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First-Timer's Guide to Lake Nipigon, the Sixth Great Lake

All five of the Great Lakes have a shared border with our friends and neighbors to the north, with the exception of Lake Michigan which is entirely inside of U.S. territory. Lake Nipigon, on the other hand, is the largest lake fully within the borders of the province of Ontario, Canada, and it boasts of some of the world's best freshwater fishing.

Being that Ontario is Canada's second largest province at some 415,000 square miles, (Quebec is number one) and has an immense freshwater lake system, having Lake Nipigon as a center piece of freshwater angling is a feather in the cap for Canadians. But let's remember that, as an angling destination, Canada may have no match as an easy-to-get-to, welcoming, top-notch fishery.

Once any fisherman worth his or her salt takes a look at the map of this gigantic lake, they'll find themselves awestruck by all of the islands, bays, inlets, points, and shoals that Nipigon has to offer. Short of that, we'll take you on a little journey to her shores so that you will know a bit more about Lake Nipigon before you pick up the phone to make some reservations.

A Quick Roundup of Lake Nipigon

lake nipigon

Getty: ilbusca

Lake Nipigon is located entirely in the province of Ontario, Canada about 75 miles northeast of the city of Thunder Bay on Lake Superior. The surface area of the lake is roughly 1,800 square miles with a maximum depth of a whopping 540 feet, showing one of the reasons why the lake trout fishing here can be spectacular.

Did we mention the excellent moose hunting?

It is generally frozen from late November to early May, but the lake flows into the Nipigon River, (which then makes its way down to Nipigon Bay on Lake Superior) year round. Lake Nipigon is the largest tributary of Lake Superior, spilling millions of gallons into the big lake each year.

The lake is dotted with islands, the biggest of which are Caribou, Geikie, Murray, Murchison, Katatota, Kelvin, Logan and Shakespeare islands. The most frequently seen animals in the forests around the lake are foxes, beavers, martens, lynxes, deer, and moose. Add to that hawks, ospreys, and bald eagles just to name a few.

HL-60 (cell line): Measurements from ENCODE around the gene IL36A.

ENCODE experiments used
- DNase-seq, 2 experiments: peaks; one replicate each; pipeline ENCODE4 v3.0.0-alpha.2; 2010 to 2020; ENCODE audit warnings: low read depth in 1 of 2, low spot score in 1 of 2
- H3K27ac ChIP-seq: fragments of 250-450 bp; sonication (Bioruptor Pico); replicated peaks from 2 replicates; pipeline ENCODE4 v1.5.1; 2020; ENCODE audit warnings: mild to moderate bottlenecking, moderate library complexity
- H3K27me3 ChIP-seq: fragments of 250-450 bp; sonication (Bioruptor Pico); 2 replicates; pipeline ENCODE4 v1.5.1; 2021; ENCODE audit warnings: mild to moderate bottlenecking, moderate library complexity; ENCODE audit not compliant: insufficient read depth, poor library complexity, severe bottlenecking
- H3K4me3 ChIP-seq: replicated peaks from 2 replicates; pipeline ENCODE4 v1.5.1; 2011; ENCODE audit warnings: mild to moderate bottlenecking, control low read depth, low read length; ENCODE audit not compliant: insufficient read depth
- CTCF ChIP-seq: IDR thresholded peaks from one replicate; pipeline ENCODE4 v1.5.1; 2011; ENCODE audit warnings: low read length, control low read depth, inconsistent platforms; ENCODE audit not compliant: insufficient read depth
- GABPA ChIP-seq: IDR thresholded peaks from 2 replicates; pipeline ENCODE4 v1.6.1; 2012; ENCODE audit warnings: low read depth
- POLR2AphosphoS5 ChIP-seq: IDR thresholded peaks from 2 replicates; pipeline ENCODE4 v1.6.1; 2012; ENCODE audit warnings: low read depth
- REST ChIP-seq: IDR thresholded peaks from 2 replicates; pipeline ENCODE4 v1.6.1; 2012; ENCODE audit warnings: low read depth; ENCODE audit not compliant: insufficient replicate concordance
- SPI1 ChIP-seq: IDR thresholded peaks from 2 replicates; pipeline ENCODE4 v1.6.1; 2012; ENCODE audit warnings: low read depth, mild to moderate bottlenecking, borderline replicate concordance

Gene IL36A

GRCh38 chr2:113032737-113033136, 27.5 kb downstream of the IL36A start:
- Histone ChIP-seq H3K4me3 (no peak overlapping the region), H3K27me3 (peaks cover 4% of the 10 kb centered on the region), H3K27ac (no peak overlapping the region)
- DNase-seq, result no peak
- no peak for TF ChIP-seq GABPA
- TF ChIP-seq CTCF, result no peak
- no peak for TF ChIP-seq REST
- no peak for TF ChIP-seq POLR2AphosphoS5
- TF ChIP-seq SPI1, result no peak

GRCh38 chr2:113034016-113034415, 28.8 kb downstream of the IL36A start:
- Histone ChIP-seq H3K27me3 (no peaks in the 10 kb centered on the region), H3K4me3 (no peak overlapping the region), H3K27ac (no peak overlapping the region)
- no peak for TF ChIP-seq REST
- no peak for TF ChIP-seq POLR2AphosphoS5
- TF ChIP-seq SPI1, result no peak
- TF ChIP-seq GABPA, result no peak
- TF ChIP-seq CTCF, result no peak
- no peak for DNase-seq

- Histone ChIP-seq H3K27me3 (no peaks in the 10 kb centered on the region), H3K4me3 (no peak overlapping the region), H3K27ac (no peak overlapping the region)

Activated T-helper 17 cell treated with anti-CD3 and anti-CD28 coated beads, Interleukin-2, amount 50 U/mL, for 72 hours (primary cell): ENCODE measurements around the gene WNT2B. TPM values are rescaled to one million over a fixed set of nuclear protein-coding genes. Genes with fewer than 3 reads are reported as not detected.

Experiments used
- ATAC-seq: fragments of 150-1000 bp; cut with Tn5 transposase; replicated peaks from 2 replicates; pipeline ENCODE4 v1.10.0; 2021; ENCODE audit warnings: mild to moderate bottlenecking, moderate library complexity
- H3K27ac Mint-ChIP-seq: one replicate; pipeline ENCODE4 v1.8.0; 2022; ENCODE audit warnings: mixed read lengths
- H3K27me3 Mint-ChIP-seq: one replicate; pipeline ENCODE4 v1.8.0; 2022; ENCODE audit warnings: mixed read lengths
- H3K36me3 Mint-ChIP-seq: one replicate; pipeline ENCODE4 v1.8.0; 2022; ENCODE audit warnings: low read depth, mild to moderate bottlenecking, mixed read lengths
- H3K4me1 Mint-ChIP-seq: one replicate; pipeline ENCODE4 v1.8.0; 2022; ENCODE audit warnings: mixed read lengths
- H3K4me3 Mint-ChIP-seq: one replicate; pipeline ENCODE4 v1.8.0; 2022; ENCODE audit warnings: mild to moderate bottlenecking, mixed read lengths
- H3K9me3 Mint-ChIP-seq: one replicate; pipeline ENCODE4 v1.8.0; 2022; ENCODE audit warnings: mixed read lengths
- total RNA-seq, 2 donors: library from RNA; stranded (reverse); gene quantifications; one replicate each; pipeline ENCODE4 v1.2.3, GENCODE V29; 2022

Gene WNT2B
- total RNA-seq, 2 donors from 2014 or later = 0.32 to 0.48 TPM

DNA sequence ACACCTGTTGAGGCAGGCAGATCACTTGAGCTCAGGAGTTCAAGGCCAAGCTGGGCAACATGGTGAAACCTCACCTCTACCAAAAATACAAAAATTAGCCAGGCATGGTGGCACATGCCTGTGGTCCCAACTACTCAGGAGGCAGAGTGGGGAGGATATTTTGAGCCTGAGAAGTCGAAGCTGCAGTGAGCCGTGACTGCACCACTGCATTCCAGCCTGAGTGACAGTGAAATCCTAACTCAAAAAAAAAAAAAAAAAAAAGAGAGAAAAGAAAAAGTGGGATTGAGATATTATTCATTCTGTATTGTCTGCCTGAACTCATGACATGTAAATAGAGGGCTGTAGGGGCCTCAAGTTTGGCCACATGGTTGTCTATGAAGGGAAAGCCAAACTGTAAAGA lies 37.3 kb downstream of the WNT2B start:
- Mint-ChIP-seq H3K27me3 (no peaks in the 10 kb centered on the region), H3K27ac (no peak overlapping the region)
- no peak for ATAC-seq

Interestingly, Lake Nipigon supports a large population of American white pelicans—one of the largest birds in North America and listed as a species of risk.

The Dams

Along the Nipigon River are located three different dams, making a possible journey from the big lake to Lake Superior by boat or other watercraft impossible. These include the Cameron Falls Dam, the Alexander Dam, and the Pine Portage Dam which was built in 1950.

These three dams are both responsible for making much needed hydro electricity and creating some of the best fishing in the world, in part by blocking the upstream migration of exotics such as sea lamprey, alewife, carp, brown trout, rainbow trout (neither native to Nipigon) and some salmon species.

One issue that the dams created is the partial decline in the brook trout fishery in some areas due to obvious changes in the water flows. Included in these areas is the world famous Gapen's Pool, a hotbed of traditional brook trout reproduction which was purchased in 2007 by Trout Unlimited Canada in an effort to protect the region's most famous resident: the coaster brook trout.

It is said that this is where the world famous Muddler Fly was born.

Excellent Fishing

Speaking of brook trout, we'd be remiss  if we didn't mention that the world-record brookie (speckled trout as some call them) was caught on the Nipigon River in 1915, a record that is still on the books today. It is said that the beast of a brook trout took a live minnow, but wasn't weighed in until many days later when the fish was brought to the Royal Ontario Museum of Zoology in Toronto, Ontario. Some say that the 14.5 pound fish might have tipped the scales at 20 pounds had a proper scale been available at the time (before the fish dried out).

Those who routinely fish the main lake at Nipigon record excellent catches of northern pike, walleye, and lake trout. It might seem counterintuitive when talking about such species as pike and walleye, but to this day, Lake Nipigon is still one of the most pristine cold-water fisheries in the world.

When you see some of the pictures of wild caught brook trout that come from this incredible lake, your first thought might be that someone misnamed it in the caption, but rest assured, the brookies that routinely come from Lake Nipigon are really that big. But when you've laid your eyes on the photos of the northern pike, they may pop out of your head.

Add to that walleyes that come in to the net at sizes that push 25 inches, and you've got yourself into some of the best fishing in North America.

Please check out my book "The Hunter's Way" from HarperCollins. Be sure to follow my webpage, or on Facebook and YouTube.